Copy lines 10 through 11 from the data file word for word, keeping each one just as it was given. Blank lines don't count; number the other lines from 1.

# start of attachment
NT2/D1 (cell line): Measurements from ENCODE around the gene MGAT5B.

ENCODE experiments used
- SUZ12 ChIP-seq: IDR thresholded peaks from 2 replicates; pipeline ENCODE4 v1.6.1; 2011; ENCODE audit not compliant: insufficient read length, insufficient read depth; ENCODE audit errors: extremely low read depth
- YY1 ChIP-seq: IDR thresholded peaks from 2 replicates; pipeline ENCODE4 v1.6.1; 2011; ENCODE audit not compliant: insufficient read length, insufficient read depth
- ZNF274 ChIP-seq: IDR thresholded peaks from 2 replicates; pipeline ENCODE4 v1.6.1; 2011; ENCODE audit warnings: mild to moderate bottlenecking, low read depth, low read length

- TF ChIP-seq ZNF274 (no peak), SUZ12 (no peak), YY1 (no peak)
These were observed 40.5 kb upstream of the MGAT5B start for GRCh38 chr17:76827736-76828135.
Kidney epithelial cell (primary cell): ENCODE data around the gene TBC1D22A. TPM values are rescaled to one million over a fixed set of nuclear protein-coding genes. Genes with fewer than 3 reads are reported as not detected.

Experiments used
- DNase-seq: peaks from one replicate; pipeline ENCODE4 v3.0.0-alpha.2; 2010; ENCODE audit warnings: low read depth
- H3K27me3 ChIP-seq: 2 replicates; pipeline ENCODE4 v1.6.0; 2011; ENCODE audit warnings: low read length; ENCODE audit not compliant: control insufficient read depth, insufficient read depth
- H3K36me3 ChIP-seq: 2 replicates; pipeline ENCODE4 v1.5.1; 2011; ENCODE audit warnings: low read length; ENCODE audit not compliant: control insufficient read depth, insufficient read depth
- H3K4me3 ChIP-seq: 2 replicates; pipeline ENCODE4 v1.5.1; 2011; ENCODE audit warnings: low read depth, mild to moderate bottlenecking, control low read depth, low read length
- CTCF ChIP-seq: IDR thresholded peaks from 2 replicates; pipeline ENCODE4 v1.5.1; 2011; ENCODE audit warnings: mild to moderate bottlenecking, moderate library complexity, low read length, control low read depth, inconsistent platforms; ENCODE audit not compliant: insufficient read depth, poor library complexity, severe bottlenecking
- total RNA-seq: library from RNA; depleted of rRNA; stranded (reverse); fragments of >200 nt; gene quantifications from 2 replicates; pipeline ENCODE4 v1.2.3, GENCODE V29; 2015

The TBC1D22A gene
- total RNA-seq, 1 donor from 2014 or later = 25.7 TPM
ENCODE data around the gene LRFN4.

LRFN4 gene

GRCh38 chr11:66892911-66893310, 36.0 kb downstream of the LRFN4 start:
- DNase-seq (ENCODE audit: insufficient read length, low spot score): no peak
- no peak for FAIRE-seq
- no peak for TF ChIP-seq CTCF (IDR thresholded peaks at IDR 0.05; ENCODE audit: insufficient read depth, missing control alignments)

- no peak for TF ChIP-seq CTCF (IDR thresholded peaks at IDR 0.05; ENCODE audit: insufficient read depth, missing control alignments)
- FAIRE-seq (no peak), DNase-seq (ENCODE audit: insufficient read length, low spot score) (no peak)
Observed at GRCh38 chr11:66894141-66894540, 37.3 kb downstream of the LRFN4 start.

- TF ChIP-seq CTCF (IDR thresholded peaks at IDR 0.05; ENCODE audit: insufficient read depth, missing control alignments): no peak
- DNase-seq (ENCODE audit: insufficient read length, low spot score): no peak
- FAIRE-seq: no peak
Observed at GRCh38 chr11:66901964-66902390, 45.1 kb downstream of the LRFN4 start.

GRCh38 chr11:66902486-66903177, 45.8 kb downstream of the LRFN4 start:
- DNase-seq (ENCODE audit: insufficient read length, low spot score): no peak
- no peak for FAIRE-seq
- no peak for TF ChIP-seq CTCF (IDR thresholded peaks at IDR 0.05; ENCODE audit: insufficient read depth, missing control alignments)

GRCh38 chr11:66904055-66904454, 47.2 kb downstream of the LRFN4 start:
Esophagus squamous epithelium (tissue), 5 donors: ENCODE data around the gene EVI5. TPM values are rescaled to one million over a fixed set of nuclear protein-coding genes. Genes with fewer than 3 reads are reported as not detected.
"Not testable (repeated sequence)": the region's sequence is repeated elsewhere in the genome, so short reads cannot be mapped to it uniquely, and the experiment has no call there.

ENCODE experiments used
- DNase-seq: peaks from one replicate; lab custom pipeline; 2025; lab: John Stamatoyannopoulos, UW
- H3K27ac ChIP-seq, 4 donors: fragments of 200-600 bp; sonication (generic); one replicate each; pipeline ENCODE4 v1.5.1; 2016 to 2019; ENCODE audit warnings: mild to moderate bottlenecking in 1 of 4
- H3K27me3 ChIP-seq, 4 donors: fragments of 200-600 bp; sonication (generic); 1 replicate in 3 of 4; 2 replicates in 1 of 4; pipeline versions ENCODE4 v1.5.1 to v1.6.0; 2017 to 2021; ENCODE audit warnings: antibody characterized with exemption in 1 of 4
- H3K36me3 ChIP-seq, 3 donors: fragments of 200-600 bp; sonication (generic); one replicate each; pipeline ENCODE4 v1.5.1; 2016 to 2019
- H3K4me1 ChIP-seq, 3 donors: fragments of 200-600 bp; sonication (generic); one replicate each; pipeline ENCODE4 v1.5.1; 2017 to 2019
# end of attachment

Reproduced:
- DNase-seq: peaks from one replicate; pipeline ENCODE4 v3.0.0-alpha.2; 2010; ENCODE audit warnings: low read depth
- H3K27me3 ChIP-seq: 2 replicates; pipeline ENCODE4 v1.6.0; 2011; ENCODE audit warnings: low read length; ENCODE audit not compliant: control insufficient read depth, insufficient read depth